Politics

Raymond Théberge named Canada's official languages commissioner

Raymond Théberge has been named Canada's new Commissioner of Official Languages.

Prime Minister Justin Trudeau praises 'passion for linguistic duality and minority language rights'

University of Moncton president Raymond Théberge has been nominated as Canada's next Official Languages Commissioner. (CBC)

Raymond Théberge has officially been named Canada's new Commissioner of Official Languages.

Prime Minister Justin Trudeau announced today that president and vice-chancellor of the University of Moncton will be the new champion for promoting and preserving both English and French languages in Canadian society, including in federal institutions and in language minority communities.

The nomination was previously reported by Radio-Canada.

A Franco-Manitoban, Théberge's career has spanned 35 years as an educator, academic, author, and senior official in both the governments of Manitoba and Ontario, according to a release from the prime minister's office.

His nomination comes after the previous nominee, Madeleine Meilleur, withdrew her candidacy after it emerged that the former Ontario Liberal cabinet minister had donated to the federal Liberal Party and Prime Minister Justin Trudeau when he was campaigning to head up the party. 

Francophone groups and opposition parties sharply criticized the selection process and her nomination, arguing the commissioner must be independent of any political influence.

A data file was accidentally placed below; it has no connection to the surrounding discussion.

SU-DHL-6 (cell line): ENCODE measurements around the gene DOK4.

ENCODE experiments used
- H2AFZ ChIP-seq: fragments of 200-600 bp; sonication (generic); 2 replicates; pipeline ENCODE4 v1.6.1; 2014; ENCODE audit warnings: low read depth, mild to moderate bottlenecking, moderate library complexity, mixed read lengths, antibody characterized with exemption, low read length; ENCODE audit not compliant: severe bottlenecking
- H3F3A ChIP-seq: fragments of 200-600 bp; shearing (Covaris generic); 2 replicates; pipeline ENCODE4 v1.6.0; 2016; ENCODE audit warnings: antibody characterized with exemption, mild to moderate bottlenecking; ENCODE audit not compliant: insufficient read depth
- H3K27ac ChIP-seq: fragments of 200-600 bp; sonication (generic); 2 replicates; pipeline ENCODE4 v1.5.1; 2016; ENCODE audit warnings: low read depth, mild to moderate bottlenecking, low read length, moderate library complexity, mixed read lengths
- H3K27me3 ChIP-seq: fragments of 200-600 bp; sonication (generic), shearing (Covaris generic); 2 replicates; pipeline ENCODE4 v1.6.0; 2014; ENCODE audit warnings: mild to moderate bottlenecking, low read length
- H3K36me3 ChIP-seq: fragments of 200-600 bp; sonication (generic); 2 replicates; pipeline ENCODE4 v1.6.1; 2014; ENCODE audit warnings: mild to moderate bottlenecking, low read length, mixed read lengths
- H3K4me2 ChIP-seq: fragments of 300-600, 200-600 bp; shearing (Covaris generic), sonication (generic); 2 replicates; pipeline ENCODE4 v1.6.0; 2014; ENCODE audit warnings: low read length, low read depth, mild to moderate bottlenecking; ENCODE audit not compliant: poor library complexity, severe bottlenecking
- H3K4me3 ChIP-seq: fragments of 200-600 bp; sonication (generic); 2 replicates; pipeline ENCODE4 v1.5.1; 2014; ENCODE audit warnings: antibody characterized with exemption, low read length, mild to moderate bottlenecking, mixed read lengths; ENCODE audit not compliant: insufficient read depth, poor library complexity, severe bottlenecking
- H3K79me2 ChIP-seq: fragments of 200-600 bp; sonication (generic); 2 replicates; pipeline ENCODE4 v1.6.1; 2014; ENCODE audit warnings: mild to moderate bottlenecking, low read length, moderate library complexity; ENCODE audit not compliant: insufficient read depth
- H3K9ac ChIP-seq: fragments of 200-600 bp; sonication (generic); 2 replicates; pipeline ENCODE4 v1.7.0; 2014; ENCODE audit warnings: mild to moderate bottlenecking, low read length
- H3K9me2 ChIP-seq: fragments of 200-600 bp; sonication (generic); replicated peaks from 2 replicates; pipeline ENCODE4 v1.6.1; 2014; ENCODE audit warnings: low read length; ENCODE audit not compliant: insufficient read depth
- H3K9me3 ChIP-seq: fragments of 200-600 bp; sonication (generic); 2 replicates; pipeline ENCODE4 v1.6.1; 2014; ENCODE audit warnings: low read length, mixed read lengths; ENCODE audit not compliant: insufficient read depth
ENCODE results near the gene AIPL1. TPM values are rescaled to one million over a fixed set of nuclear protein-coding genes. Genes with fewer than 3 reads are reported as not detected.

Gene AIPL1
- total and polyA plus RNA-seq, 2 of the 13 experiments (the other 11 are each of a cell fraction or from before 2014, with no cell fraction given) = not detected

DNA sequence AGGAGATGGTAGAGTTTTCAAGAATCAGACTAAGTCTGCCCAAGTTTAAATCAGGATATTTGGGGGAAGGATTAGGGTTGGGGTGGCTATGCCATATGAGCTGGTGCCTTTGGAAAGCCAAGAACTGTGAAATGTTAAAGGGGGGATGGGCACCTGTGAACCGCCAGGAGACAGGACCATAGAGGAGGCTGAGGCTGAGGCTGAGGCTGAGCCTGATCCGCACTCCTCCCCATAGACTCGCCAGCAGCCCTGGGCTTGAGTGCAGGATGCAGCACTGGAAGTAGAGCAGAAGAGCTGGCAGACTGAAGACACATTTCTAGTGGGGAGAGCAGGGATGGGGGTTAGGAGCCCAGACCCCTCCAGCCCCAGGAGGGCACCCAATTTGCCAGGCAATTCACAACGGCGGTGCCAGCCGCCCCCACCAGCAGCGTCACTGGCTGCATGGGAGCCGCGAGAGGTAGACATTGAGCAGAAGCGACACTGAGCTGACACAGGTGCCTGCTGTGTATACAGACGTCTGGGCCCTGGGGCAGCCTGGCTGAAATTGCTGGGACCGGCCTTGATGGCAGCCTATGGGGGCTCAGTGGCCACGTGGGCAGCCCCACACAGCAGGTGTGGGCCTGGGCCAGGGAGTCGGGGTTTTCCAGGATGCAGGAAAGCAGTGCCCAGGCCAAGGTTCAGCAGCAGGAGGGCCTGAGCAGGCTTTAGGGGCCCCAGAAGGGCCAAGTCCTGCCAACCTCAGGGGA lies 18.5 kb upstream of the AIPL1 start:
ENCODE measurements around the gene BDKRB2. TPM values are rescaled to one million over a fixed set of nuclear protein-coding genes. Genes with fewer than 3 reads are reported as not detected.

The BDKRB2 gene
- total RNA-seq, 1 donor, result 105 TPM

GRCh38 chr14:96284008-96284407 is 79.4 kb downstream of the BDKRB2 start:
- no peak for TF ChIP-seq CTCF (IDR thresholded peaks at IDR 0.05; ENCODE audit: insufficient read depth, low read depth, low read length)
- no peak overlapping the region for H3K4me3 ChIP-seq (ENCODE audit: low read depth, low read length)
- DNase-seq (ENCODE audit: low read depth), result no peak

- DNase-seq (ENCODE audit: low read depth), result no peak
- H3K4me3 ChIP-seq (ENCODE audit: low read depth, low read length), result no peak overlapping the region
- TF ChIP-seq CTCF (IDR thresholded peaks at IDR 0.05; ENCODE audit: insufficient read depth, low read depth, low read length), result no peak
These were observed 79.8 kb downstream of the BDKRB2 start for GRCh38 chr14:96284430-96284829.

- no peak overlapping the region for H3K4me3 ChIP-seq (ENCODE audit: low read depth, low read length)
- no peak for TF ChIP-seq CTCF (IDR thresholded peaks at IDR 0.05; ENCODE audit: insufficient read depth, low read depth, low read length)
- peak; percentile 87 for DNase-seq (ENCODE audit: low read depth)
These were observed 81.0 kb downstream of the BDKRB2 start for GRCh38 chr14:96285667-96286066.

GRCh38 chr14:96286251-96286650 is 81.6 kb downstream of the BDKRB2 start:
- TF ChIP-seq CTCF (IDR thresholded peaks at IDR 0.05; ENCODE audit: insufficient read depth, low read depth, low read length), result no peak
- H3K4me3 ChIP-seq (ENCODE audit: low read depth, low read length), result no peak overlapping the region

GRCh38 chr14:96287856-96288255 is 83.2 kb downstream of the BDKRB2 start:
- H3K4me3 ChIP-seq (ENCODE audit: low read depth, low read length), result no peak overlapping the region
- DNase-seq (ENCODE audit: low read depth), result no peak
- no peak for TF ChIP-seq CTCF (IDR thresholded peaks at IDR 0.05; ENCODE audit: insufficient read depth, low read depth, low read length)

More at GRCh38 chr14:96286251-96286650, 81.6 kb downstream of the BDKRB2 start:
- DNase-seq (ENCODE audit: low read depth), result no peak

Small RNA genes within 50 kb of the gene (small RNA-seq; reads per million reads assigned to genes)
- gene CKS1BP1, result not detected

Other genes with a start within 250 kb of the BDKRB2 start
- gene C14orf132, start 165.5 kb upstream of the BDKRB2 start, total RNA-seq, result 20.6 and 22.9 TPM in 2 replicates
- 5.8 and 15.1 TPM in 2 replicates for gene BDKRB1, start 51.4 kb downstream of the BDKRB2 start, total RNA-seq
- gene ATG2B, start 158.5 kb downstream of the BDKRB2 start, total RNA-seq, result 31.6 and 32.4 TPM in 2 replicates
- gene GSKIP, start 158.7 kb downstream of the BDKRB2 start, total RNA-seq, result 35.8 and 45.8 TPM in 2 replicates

Nomination needs parliamentary approval

The nomination must still be approved by the House of Commons and the Senate as required by the Official Languages Act.

In a statement, Trudeau praised Théberge's "passion for linguistic duality and minority language rights."

"His experience as a community advocate, an academic and a public servant has provided him with a greater appreciation of the challenges faced by English- and French-speaking communities across Canada," he said. "I am confident that Mr. Théberge will hold our government to account for the full implementation of the Official Languages Act."

Théberge would be the first Commissioner of Official Languages from Western Canada, and the first from outside Ontario or Quebec to hold the position.

Trudeau also announced that Nancy Belanger, who has had a long-time legal career with the federal public service and currently holds a senior post with the Office of the Information Commissioner of Canada, will become Canada's new Lobbying Commissioner.